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Common Signs & Symptoms of Breast Cancer

Reviewed by: HU Medical Review Board | Last reviewed: December 2018.

Breast cancer develops when changes occur in the cells that make up the breast. Most breast cancers develop from the cells that make up the milk ducts, and these are called ductal carcinomas. Breast cancer can also develop from the cells that make up the glands that produce breast milk, called lobular carcinomas, or breast cancer can develop from the connective tissue in the breast, called sarcomas.1,2 These cancerous changes that occur in the breast can cause a variety of signs and symptoms.

Signs and symptoms of breast cancer

When cancer develops in the breast, it can cause symptoms such as3:

  • A lump or an area of thickened tissue in or around the breast
  • Changes in the size or shape of the breast
  • Changes to the nipple, such as a turning inward (or retraction) of the nipple
  • Changes to the skin of the breast, including a dimple or puckering
  • Discharge from the nipple (other than breast milk), possibly bloody fluid
  • Changes to the areola (the darker area of skin around the nipple), including scaly, red, or swollen tissue
  • Multiple dimples on the skin of the breast that resembles an orange skin (peau d’orange)

Many non-cancerous (benign) conditions may also cause these types of symptoms, so it is important that any changes in the breast be checked by a doctor for further evaluation. Pain in the breast is not commonly a symptom of breast cancer, but any pain that doesn’t go away should be mentioned to a doctor.4 When a person is experiencing any of these potential signs or symptoms of breast cancer, several tests may be used to diagnose the cause of the symptoms, including a clinical breast exam, mammogram, ultrasound, and/or biopsy.3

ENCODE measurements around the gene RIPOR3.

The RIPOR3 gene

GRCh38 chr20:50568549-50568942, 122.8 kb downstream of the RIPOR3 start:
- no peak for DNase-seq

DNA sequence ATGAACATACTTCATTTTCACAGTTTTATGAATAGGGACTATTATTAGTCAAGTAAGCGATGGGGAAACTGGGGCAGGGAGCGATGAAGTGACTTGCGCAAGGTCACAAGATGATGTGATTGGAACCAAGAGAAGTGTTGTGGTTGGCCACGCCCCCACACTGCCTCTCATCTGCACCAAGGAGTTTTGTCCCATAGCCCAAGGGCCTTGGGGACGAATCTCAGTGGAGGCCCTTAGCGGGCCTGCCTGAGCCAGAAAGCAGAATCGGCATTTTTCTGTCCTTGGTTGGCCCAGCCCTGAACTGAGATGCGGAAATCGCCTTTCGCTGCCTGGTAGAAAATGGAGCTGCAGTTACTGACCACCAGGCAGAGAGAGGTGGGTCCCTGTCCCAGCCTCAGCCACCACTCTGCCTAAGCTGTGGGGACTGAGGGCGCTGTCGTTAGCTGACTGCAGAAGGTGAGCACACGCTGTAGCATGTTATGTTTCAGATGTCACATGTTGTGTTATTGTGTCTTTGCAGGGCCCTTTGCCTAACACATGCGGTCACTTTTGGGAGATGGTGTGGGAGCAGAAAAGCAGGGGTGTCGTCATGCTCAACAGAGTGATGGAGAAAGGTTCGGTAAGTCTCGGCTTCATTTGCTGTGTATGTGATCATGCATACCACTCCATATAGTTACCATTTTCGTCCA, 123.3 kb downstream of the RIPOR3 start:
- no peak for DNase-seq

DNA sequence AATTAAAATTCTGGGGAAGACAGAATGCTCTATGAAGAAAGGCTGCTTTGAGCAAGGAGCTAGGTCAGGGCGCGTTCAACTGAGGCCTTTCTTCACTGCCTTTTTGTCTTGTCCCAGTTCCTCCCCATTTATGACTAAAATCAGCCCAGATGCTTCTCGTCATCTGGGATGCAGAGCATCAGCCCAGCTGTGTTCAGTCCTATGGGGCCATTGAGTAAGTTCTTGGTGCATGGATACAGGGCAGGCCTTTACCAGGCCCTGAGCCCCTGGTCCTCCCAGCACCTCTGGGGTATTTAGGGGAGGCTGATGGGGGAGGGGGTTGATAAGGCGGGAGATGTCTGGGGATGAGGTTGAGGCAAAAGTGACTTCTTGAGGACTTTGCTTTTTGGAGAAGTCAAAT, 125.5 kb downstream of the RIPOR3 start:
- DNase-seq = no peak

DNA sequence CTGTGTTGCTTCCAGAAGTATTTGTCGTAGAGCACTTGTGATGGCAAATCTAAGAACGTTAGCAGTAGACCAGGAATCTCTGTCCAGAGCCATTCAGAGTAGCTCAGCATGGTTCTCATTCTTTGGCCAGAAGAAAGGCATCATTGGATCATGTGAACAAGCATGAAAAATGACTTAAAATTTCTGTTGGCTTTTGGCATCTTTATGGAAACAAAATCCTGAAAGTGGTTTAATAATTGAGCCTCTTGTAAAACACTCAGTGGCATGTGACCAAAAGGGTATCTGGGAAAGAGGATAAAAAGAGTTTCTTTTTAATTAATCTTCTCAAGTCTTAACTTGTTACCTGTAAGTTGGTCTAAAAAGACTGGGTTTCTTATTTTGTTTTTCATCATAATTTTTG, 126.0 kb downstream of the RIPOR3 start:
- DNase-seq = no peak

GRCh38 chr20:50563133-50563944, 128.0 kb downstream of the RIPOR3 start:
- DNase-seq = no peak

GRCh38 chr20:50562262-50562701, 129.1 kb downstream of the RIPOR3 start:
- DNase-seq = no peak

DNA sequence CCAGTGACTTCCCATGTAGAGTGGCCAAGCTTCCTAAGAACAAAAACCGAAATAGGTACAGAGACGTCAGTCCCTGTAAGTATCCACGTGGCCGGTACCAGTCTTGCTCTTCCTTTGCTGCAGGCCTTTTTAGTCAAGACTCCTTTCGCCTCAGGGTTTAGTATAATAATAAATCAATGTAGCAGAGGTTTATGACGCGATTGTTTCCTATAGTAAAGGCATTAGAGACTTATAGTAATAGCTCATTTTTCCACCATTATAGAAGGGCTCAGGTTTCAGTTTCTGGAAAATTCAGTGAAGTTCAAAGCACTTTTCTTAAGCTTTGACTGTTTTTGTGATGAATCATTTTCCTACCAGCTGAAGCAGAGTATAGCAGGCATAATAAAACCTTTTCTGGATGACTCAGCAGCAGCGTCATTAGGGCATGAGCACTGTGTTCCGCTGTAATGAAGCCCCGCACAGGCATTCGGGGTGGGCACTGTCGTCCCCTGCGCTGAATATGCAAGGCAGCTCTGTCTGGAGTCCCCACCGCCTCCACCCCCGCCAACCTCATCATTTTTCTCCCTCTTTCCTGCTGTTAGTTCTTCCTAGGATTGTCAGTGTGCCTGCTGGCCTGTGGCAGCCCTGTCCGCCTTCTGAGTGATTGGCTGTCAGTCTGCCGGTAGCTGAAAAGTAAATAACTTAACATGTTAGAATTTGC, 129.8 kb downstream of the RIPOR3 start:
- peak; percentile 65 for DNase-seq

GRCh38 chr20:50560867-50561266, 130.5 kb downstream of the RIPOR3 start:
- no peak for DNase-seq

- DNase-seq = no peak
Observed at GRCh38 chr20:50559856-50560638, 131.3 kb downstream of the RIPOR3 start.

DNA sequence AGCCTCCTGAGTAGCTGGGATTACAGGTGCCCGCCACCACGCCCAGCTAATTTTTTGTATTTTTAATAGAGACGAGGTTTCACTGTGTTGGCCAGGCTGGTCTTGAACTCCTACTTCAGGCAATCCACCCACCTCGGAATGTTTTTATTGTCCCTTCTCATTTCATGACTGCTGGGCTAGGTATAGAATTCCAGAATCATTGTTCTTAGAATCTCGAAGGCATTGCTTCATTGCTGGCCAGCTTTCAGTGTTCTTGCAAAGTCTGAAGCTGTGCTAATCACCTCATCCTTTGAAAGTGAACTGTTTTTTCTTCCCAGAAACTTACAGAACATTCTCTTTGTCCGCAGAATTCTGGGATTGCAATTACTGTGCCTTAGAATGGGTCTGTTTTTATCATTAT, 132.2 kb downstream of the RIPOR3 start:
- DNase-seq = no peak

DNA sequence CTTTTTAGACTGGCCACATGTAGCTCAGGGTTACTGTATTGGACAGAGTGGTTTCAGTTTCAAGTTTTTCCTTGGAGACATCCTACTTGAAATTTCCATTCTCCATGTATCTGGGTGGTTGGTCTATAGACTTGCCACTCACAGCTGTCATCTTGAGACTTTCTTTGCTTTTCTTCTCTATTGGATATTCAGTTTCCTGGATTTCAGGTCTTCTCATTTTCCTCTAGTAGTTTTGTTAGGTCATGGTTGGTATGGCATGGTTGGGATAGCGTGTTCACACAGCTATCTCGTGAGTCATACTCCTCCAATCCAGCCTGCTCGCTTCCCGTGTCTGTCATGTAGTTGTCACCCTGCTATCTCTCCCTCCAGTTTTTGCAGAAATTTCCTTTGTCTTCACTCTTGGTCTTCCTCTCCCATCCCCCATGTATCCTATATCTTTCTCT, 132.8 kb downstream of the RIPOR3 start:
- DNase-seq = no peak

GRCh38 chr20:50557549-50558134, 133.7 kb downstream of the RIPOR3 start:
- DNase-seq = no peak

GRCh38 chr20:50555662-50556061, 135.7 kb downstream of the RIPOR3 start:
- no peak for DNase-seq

Symptoms of inflammatory breast cancer

Inflammatory breast cancer is a rare type of breast cancer that may not form a tumor that can be felt but causes the breast to look inflamed: red, warm, and swollen. Only 1-5% of all breast cancers are inflammatory breast cancer. Inflammatory breast cancer may not form a tumor, but the cancerous cells block the lymph vessels, causing the symptoms of swelling and redness. It tends to be more aggressive and when it is diagnosed, it is considered a locally advanced breast cancer (at least Stage III).1,5

Symptoms of metastatic breast cancer

When breast cancer spreads to other organs or parts of the body, it is called metastatic breast cancer. Despite where cancer may spread, it is still considered breast cancer, as the cancer is named for where it originated. When it metastasizes, breast cancer most often spreads to the bones, liver, lungs, and/or brain, although it can spread to various parts of the body.6 Signs or symptoms of metastatic breast cancer differ depending on where the metastasis occurs.

If breast cancer metastasizes to the bone, it can cause symptoms such as7,8:

  • Pain in the affected bone
  • Bone fractures or breaks
  • Swelling
  • Fatigue
  • Nausea
  • Loss of appetite
  • Dehydration

Breast cancer that metastasizes to the liver may not cause symptoms at first. However, it can cause symptoms, including8,9:

  • Jaundice, a yellowing of the whites of the eyes and the skin
  • Itchy skin
  • Pain or swelling in the abdomen or under the rib cage on the right side
  • Weight loss
  • Loss of appetite

Breast cancer that spreads to the lungs may cause symptoms such as8,10:

  • Difficulty breathing or shortness of breath
  • A constant dry cough
  • Wheezing
  • Pain in the lungs

Breast cancer that metastasizes to the brain may cause symptoms such as8,11:

  • Headache
  • Confusion or memory problems
  • Seizures
  • Dizziness or loss of balance
  • Vision changes
  • Changes to personality or mood
  • Slurred speech

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